A drug that treats bone loss can improve balance, physical function, and reduce the fear of falling in older adults who are at risk of fracture, according to a new study.

Denosumab (Dmab) is prescribed to boost bone mineral density and prevent fracture in men and women with osteoporosis and sarcopenia. Prior studies have found that it also appears to be linked to functional improvements, including reduced falls and improved muscle strength.

In the new study, researchers sought to compare the effects of denosumab with those of zoledronic acid, an established treatment for fracture prevention. To that end, they measured changes in muscle strength, balance, and function in 79 older adults at risk of falls and fractures.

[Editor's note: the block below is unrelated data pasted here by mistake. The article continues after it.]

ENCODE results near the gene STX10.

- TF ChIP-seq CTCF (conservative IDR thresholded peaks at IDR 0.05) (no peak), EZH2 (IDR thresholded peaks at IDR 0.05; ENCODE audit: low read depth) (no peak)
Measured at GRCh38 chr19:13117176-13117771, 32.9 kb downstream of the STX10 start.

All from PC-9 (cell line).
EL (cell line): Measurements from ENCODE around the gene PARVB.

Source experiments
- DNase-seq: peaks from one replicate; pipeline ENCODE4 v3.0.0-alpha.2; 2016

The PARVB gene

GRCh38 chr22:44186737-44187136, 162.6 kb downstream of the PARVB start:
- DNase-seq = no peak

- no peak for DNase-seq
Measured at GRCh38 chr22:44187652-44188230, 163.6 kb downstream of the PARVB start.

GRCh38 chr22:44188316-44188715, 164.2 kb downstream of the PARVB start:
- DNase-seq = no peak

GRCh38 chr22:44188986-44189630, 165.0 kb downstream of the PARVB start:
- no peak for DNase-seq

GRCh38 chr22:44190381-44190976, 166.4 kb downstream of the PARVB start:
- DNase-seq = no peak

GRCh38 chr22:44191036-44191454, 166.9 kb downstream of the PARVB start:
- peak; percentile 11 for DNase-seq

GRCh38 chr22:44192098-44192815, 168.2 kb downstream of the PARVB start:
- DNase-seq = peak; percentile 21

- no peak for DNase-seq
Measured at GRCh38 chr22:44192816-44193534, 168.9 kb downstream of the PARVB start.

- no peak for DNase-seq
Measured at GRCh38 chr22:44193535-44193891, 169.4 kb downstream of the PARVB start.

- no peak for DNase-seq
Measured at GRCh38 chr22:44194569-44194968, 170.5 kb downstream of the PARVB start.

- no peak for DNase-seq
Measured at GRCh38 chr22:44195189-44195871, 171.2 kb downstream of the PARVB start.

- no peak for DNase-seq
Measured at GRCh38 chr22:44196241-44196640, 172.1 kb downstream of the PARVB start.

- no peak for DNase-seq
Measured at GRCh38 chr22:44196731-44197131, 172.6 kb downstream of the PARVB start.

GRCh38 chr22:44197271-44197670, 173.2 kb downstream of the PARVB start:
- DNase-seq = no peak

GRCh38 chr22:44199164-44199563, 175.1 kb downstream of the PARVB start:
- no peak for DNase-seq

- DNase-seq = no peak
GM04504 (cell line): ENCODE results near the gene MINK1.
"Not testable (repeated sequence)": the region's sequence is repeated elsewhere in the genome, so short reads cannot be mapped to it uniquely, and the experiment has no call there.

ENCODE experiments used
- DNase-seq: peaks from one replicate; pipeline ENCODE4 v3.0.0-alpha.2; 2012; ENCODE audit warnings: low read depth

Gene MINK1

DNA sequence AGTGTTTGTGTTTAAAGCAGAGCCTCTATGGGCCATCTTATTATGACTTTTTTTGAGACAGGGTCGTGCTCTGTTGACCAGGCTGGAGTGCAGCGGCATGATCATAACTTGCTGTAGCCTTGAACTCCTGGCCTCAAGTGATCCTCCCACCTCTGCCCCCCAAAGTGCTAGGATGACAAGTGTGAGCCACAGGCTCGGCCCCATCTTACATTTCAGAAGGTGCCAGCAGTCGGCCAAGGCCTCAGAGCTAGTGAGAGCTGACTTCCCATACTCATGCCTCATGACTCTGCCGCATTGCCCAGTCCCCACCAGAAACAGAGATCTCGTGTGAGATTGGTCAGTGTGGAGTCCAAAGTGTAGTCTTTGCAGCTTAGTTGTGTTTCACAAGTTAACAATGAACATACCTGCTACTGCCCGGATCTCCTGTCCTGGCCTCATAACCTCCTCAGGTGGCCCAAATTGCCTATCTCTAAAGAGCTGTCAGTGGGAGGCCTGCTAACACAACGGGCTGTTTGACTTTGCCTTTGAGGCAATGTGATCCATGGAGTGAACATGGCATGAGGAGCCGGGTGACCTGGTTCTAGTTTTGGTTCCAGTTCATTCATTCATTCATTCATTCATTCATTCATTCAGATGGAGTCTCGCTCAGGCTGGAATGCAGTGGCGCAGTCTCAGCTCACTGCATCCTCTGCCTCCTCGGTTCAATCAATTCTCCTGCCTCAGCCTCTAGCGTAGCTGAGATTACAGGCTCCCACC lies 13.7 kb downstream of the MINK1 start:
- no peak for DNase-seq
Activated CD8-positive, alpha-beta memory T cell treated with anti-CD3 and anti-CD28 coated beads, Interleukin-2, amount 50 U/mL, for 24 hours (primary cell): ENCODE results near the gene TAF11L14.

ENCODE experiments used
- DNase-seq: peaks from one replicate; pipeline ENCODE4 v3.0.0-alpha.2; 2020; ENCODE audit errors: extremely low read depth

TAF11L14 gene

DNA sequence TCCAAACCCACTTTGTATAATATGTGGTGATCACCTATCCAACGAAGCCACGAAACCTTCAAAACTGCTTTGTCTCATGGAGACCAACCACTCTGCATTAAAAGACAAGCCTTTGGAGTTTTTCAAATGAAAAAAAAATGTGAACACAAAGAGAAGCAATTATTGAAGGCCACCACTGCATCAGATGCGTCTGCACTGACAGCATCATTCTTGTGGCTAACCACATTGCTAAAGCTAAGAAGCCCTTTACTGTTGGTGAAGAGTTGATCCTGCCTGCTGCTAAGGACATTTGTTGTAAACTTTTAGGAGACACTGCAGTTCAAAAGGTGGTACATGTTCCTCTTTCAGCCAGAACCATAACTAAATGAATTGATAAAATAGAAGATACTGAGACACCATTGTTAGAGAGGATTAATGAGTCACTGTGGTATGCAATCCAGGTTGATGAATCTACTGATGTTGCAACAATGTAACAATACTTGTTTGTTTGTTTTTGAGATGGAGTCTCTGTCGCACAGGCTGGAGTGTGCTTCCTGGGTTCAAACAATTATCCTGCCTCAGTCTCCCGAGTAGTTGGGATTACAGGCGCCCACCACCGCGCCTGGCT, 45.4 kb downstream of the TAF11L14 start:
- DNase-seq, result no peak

The researchers used standardized measurements to test participants for handgrip strength, balance and fear of falling at the study’s start and at a six-week follow-up. At follow-up, participants who took denosumab improved their performance in a number of these measurements, including gait speed. 

“Dmab displayed positive effects on balance, function, and fear of falling, which may underlie reductions in fall rates,” wrote corresponding author Gustavo Duque, M.D., Ph.D., University of Melbourne, Australia.

The study was presented last week at the American Society for Bone and Mineral Research 2019 Annual Meeting.